Wei writes:
> This brings up the question: Which measure is evolution making us try to
> maximize? The answer is none. It only appears that way because people who
> try to maximize their measures according to some measure function will
> tend to have large measures according to that measure function. So if
> you sample the multiverse according to some measure function,
> you'll likely find people who appear to be trying to maximize their
> measures according to that measure function. But if you then sample the
> multiverse according to a second measure function, you'll likely find
> people who appear to be trying to maximize their measures according to the
> second measure function.

This makes sense in a formal, mathematical way.  Given a sheaf of
universes you can apply any weighting function you want.  But I still
think you are taking too many degrees of freedom here.  My intuition is
that there must be some kind of constraint which keeps you from adopting
arbitrary measures.  But I don't have a good idea yet for what that
might be.

A couple of possibilities occur to me.  One is that it might be
irrational to adopt other measures (for some definition of rationality).
For example, rationality might impose some consistency conditions on your
weighting function.

Another possibility is that mathematics says that there is really only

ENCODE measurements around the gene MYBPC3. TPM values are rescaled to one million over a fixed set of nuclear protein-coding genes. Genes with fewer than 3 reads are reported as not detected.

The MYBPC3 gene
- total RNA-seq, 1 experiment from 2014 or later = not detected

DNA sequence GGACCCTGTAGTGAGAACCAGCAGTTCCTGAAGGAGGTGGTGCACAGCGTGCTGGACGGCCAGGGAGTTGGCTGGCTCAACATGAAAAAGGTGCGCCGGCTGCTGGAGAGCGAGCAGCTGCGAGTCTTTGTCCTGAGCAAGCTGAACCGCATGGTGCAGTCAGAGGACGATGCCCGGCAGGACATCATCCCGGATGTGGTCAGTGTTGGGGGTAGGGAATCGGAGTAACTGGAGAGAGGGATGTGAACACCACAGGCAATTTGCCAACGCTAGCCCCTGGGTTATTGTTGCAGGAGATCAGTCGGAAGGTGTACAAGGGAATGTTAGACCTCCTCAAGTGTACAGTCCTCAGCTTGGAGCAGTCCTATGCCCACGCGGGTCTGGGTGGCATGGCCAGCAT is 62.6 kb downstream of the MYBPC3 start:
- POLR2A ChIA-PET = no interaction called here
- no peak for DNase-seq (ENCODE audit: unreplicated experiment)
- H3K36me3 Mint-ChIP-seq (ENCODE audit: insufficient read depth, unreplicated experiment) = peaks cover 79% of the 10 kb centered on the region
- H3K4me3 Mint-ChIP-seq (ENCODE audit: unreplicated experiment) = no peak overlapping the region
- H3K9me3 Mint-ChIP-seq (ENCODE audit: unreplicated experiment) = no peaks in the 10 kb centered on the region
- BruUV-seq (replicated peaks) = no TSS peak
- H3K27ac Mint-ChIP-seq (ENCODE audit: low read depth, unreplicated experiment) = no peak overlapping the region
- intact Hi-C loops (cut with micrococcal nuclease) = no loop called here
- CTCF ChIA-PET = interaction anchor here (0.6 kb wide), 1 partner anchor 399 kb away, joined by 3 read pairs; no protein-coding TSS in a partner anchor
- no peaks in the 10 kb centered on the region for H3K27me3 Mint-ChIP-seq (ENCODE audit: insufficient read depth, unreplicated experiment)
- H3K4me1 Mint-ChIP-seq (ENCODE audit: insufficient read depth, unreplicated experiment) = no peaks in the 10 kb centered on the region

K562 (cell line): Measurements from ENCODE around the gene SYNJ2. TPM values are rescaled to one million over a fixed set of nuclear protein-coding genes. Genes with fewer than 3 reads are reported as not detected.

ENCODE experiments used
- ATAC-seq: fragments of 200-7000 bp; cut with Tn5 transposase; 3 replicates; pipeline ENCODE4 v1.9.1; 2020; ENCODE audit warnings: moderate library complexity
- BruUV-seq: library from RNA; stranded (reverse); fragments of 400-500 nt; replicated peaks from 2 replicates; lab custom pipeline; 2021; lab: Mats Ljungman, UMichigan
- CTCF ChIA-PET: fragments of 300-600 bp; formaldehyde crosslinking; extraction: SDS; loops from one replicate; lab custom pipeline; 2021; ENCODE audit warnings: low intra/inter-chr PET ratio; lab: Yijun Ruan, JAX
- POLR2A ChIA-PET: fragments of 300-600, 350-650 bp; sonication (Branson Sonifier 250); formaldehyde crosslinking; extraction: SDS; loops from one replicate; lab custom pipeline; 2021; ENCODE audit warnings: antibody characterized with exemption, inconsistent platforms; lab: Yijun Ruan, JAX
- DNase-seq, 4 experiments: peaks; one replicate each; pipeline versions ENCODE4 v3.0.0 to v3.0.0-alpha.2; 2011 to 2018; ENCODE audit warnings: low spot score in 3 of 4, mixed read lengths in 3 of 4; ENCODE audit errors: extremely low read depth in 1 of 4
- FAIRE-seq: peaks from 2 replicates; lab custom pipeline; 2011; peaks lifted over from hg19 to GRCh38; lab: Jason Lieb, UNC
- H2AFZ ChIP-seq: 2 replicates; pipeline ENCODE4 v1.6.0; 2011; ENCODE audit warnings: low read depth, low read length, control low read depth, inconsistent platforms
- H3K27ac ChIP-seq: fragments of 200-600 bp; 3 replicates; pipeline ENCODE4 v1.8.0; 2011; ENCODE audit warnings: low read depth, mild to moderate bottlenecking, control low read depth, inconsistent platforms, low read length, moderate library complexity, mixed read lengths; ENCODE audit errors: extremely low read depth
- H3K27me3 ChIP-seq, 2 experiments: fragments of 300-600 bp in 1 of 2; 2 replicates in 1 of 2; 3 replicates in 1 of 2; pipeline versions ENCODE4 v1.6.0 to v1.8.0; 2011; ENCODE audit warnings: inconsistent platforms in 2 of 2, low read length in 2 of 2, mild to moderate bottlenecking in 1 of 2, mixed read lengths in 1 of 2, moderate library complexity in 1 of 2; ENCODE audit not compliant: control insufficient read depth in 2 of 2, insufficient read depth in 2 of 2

one measure function, the universal measure, for all but an insignificant
fraction of worlds.  That is, all measure functions are arbitrarily
close to the universal measure, in the limit.  I thought I remembered
reading that this was a property of the universal measure.  If so then
it would mean that you can't really depart from it very much.

There is also the point I and others have made, that you are not just an
observer from outside the universe, but a participant inside.  This ties
you to the universe in a way which might constrain you.  I think your
argument above makes more sense if you think of yourself as an observer
of a multiverse in which you are not participating, say some kind of
computer simulation.  Then the idea of measure seems pretty arbitrary.
However once you are inside you are influenced by the reality of measure.
I don't see how you can reconcile the notion that measure is arbitrary
with the observation that the laws of probability work.  Aren't these
phenomena tied together?  Living here in this world, aren't you forced
to either believe that the universe is fantastically improbable (because
we live in an extremely low-measure universe for some arbitrary measure),
or else that we do in fact live in a high measure universe, meaning that
measure is not arbitrary?

I think you have answered this last objection already but I need to think
about it some more.  I don't know if any of these proposals really work.

Hal

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